Welcome to Clinton County

Film Info: “Welcome to Clinton County” (1979) – Part of the”Profiles of Rural Religion” series produced by P.J. O’Connell for the Rural Documentary Project and Penn State Broadcasting – 58 minutes

Distributor:   Pennsylvania State University Media Sales DVD – $25

Summary: An introduction to the religious makeup of Clinton County, PA. From the ethnic Catholics of Renovo, through the fundamentalist Baptists of North Bend and the struggling Jews of Lock Haven, to the consolidated Lutherans of Nittany and Sugar Valleys, this is a survey of religious conditions and outlooks in this rural county. The film also serves to set the scene for the remaining films in the “Profiles of Rural Religion” series.

We’re Really in It With You, Charlie

Film Info: “We’re Really in It With You, Charlie” (1979) – Part of the”Profiles of Rural Religion” series produced by P.J. O’Connell for the Rural Documentary Project and Penn State Broadcasting – 58 minutes

Distributor:   Pennsylvania State University Media Sales DVD – $25

Summary: Rural pastor Charlie is an “Outsider” having moved to the area only one year before. Charlie Mason is a thoughtful smart aleck, irreverently reverent, a counselor, a politician, an outsider in the small rural city where he is pastor of St. Paul’s Episcopal Church, Lock Haven, PA. Rev. Mason is in conflict with his new congregation. He believes “they just want to have a church, and I want to do something important in the lives of people.” Conflict–real and imagined–is at the heart of this examination of a clergyman and his relationships with his congregation.

Profiles on Rural Religion: Last Words

Film Info: “Last Words” (1979) – Part of the”Profiles of Rural Religion” series produced by P.J. O’Connell for the Rural Documentary Project and Penn State Broadcasting – 58 minutes

Distributor:   Pennsylvania State University Media Sales DVD – $25

Summary: To conclude the “Profiles of Rural Religion” series, the series consultants, sociologists Don Crider and Joe Faulkner, come to the TV studio for some analysis and some dialogue with the subjects of the six documentaries. But the dialogue develops most strongly between the subjects themselves, as questions of diversity and religious choice become prominent. And the program provides a final, frontal encounter between Suzie Andresen and Glenn Stover (see “Separate Realities”). Their quite different religious views, untempered and forcefully put, illustrate the range and intensity of religious expression in Rural America.

Sugar Valley Sampler

Film Info: “Sugar Valley Sampler” (1979) – Part of the”Profiles of Rural Religion” series roduced by P.J. O’Connell for the Rural Documentary Project and Penn State Broadcasting – 58 minutes

Distributor:   Pennsylvania State University Media Sales DVD – $25

Summary: Sugar Valley is a “bowl,” with only two breaks in the mountain rim. For 200 years, it was largely self-sufficient, economically, socially, and religiously. Since World War II, however, the Valley has slowly changed. There are two Lutheran churches where once there were nine, a group based out of the United Church of Christ is fighting a school merger with a district outside the Valley, and at the annual community picnic there are now electric-guitared rock groups. But the content of the lyrics–the gospel message–has remained much the same. This is a film of preservation and of change, of meeting the needs of the times and of holding on to what is dear. Sugar Valley is changing, but gradually, sometimes grudgingly and, when possible, on its own terms.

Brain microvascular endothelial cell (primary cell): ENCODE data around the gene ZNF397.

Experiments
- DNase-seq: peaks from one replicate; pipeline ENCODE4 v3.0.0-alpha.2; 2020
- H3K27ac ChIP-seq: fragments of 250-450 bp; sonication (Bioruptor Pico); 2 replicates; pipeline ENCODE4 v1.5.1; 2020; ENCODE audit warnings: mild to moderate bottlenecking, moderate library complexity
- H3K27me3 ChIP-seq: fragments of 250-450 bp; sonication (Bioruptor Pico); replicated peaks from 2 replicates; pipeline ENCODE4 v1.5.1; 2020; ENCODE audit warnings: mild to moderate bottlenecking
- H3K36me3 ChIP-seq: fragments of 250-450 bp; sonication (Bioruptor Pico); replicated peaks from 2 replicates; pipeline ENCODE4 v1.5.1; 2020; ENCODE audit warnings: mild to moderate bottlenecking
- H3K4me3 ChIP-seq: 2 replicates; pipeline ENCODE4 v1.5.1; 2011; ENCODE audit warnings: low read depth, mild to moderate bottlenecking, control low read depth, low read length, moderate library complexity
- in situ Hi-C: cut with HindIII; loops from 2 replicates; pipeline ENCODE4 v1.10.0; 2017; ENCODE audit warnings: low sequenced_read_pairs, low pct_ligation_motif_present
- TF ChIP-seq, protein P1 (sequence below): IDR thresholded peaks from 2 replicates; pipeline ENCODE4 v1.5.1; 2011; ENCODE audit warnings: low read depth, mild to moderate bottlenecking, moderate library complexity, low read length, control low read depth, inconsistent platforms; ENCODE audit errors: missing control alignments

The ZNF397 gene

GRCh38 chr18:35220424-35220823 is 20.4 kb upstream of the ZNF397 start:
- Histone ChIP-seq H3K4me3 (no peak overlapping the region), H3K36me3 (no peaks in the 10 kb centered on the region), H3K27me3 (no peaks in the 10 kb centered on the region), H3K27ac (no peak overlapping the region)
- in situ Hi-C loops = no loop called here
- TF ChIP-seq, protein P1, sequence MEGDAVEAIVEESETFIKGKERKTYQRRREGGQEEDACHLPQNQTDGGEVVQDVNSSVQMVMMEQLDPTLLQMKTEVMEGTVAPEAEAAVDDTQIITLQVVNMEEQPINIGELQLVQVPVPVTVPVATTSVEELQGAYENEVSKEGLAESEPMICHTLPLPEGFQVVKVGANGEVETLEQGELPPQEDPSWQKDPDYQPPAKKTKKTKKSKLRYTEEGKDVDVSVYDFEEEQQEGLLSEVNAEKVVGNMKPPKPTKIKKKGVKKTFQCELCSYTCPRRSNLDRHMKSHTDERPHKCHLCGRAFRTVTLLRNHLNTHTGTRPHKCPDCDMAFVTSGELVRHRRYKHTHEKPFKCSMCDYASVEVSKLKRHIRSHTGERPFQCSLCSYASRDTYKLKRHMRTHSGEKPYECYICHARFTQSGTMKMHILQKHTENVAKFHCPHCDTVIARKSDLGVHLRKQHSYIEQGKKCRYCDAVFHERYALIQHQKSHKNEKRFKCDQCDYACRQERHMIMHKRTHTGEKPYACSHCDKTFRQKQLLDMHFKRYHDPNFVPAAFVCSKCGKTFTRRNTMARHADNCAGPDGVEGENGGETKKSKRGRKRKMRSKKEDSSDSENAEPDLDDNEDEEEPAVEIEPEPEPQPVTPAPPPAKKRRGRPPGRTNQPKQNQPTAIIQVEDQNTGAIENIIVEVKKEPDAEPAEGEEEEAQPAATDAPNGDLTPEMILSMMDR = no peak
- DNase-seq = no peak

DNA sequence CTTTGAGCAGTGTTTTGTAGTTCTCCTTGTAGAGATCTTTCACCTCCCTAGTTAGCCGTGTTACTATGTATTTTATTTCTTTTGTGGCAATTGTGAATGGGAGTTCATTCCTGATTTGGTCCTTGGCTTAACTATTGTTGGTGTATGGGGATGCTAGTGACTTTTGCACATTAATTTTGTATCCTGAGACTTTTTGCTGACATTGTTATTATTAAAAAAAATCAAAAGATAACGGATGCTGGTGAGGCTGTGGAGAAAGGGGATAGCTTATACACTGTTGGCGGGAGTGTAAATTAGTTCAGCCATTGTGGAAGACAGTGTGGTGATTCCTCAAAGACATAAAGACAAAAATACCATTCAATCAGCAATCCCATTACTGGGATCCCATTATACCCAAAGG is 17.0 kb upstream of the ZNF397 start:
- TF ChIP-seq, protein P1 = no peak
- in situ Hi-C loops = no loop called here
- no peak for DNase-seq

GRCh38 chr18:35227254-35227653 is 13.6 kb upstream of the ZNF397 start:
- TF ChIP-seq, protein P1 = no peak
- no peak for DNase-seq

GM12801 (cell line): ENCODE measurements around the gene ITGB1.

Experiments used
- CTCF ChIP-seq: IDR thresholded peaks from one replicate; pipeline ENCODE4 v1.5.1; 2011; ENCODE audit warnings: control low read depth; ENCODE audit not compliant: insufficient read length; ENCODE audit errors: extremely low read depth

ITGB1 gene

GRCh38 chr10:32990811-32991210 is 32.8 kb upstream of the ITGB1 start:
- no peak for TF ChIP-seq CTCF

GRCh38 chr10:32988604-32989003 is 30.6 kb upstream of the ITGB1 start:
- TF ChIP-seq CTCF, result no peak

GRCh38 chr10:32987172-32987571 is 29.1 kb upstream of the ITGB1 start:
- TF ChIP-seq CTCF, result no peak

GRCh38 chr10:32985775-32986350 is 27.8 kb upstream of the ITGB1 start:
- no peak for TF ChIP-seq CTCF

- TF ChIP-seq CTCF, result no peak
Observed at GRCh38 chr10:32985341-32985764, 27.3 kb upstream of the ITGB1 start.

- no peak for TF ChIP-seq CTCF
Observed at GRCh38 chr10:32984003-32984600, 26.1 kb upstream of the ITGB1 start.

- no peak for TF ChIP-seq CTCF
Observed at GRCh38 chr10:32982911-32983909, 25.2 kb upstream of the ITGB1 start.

“Enlarging the Kingdom: African Pentecostals in Italy”

Film Info:  “Enlarging the Kingdom: African Pentecostals in Italy”  Directed by Annalisa Butticci and Andrew Esiebo  35 minutes, 2012

Distributor: Annalisa Butticci, http://www.pentecostalaesthetics.net/documentary/

Film Summary (from the website): 

Enlarging the Kingdom explores the encounter, interactions, and conflicts between Catholicism and African Pentecostalism. By putting in conversation Nigerian and Ghanaian Pastors and Catholic Priests the documentary looks at their diverse understanding of evil forces, authorized and unauthorized forms of relating to the Divine, the making of idols and icons, religious leadership and authority, women access to the pulpit and religious politics of the Italian Nation State. Enlarging the Kingdom offers a unique insight into the challenges of African Pentecostals in Italy and the role of Pentecostal Churches for African immigrant communities.

“Born Again: Life in a Fundamentalist Church”

Film Title: “Born Again: Life in a Fundamentalist Church” — by James Ault and Michael Camerini — 1987 — 2 versions: 87 minutes and 58 minutes

Distributor: James Ault Productions — www.jamesault.com


An engrossing and detailed look at a small Fundamentalist congregation in Massachusetts in the mid- 1980s. It follows several families, detailing their views of their religion and of the world. It provides an insider’s view without varnishing away negative details. First rate!

I find the shorter version more useful for the classroom, as it leaves time for a quick debriefing in an 80-minute class period. The discussion during the next class period works best if I give students study questions and ask them to relate the film to their reading.

Leave plenty of time for talk! Most students need it.  (JS)

Keywords: Fundamentalism, worldview, conversion, family life, sects

“Parish Portraits”

Film Title: “Parish Portaits” — by James Ault — 1999 — 51 minutes
Distributor: James Ault Productions — www.jamesault.com
Summary: (from the distributor’s website)

Portraits of four diverse Episcopal churches for the Zacchaeus Project and Trinity Institute’s national teleconference “Roots and Wings,” September 27-9, 1999. Includes short scenes on different themes–Episcopal identity, youth, women clergy, etc.–and a longer version of challenges faced by an Anglo-Latino congregation in Oxnard, California.